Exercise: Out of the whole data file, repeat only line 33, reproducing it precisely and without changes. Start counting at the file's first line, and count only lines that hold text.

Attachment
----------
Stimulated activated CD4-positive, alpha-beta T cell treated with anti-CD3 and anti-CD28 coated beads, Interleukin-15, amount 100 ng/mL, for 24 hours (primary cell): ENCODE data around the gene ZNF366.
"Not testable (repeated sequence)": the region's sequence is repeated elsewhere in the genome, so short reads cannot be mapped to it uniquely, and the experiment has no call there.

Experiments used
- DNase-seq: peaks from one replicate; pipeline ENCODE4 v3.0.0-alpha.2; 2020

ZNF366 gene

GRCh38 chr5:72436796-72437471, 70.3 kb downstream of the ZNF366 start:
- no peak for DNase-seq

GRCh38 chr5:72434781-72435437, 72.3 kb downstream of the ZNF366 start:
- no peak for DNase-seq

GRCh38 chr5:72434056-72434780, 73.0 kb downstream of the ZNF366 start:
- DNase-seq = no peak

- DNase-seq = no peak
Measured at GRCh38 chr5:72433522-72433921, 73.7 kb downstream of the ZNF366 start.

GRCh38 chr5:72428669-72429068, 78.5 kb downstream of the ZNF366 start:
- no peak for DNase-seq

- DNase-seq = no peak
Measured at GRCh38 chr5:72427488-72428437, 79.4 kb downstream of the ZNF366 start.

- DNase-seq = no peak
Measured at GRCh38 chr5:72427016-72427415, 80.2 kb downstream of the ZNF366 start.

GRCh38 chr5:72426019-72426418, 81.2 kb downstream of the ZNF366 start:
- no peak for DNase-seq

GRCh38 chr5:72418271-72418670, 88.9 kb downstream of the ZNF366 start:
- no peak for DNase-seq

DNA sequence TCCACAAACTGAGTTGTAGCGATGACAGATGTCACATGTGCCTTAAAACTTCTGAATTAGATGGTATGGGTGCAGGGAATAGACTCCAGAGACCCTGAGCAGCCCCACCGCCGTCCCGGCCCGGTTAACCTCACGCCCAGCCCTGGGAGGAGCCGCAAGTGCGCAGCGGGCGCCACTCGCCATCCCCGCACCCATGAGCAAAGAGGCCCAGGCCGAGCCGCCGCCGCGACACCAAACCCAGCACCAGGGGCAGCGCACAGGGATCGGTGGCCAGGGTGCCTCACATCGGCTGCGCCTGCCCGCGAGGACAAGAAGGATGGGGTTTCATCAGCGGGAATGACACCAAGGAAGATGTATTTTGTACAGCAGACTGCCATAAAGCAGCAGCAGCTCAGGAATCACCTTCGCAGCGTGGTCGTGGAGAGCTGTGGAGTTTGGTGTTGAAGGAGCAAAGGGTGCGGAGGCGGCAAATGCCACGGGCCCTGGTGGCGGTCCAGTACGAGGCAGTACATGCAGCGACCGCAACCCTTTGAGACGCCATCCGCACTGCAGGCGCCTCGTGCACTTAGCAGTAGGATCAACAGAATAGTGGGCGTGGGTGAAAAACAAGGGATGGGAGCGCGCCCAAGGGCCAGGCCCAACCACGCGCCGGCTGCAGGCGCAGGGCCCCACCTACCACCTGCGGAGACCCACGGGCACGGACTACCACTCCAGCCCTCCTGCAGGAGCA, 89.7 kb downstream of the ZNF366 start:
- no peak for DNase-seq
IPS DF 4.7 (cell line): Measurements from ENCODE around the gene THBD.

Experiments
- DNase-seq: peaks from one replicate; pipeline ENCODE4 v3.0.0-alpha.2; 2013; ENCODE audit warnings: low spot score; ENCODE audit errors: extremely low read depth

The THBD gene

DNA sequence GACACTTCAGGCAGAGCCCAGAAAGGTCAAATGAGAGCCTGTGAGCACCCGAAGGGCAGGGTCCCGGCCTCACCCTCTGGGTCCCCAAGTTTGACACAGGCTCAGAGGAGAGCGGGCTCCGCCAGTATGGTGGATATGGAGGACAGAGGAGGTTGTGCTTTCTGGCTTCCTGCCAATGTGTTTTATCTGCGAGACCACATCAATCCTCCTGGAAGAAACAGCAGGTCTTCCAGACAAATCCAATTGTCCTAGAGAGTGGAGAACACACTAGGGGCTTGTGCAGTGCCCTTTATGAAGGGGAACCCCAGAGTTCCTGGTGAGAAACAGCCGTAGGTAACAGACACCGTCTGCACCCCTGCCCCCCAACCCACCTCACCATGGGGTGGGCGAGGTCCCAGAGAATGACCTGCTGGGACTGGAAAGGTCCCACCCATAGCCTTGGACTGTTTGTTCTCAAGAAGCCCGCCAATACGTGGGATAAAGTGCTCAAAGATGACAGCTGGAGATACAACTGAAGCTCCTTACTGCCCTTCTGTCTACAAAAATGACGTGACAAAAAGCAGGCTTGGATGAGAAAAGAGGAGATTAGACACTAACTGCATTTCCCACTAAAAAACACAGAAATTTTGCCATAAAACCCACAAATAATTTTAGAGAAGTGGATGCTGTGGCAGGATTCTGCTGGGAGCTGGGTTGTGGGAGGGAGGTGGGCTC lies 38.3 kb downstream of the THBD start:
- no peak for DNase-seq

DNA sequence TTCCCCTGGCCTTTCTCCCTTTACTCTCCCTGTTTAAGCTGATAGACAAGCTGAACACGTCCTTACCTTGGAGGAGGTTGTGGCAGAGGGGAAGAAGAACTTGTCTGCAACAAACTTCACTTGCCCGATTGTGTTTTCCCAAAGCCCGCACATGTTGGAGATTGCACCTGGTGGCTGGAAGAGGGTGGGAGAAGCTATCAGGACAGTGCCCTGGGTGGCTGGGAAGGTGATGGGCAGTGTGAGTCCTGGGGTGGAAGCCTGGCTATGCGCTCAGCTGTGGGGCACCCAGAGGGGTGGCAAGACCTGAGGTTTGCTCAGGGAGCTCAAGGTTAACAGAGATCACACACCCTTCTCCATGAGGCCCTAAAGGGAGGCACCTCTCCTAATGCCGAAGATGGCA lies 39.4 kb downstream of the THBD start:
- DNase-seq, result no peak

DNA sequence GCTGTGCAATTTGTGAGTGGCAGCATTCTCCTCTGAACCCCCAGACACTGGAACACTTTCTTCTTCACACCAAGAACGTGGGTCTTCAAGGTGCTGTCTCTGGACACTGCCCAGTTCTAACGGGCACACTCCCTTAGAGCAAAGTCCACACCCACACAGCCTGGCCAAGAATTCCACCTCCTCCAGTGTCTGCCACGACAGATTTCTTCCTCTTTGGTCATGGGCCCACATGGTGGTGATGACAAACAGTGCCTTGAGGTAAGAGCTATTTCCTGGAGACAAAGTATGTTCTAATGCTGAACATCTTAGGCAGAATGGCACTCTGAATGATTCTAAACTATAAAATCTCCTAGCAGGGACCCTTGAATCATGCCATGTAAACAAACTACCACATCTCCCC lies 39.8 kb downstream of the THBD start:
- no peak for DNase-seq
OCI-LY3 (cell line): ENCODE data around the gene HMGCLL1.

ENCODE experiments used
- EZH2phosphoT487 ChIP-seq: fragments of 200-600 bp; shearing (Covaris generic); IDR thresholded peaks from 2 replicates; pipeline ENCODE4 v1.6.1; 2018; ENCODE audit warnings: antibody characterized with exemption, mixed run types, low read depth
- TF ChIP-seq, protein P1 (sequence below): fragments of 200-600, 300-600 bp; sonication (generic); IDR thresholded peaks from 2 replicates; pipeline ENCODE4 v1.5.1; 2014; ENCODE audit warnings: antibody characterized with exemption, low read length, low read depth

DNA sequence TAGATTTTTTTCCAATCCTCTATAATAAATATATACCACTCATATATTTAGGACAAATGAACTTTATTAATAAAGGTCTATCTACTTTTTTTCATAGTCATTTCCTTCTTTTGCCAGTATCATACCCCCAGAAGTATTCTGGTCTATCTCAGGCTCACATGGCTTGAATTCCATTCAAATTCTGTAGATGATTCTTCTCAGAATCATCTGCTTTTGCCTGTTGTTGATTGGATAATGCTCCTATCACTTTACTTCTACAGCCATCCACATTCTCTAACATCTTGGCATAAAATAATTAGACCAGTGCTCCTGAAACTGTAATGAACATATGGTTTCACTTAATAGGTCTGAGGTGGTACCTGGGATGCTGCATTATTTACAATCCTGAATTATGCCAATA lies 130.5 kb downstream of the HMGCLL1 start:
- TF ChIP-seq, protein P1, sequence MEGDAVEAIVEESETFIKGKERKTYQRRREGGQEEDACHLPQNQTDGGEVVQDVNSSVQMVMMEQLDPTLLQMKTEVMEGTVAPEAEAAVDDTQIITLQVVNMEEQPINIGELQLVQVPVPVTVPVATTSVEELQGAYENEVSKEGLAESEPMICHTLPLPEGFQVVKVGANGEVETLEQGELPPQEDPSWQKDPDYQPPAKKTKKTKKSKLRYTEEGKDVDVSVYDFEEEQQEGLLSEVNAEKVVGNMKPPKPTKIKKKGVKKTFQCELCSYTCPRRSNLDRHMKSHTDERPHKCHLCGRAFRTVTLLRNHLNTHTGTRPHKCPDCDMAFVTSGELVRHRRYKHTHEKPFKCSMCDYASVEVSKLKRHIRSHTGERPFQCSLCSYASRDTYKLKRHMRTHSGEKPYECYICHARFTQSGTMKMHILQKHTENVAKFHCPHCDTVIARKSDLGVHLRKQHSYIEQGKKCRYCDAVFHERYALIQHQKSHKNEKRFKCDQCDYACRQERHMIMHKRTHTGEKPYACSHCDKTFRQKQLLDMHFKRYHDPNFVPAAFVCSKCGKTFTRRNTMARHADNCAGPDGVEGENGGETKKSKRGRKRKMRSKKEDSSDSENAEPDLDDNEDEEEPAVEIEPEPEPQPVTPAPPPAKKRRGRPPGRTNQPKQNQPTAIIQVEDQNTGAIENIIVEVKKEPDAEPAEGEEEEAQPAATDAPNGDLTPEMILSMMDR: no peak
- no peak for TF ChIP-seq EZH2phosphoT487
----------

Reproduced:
- DNase-seq, result no peak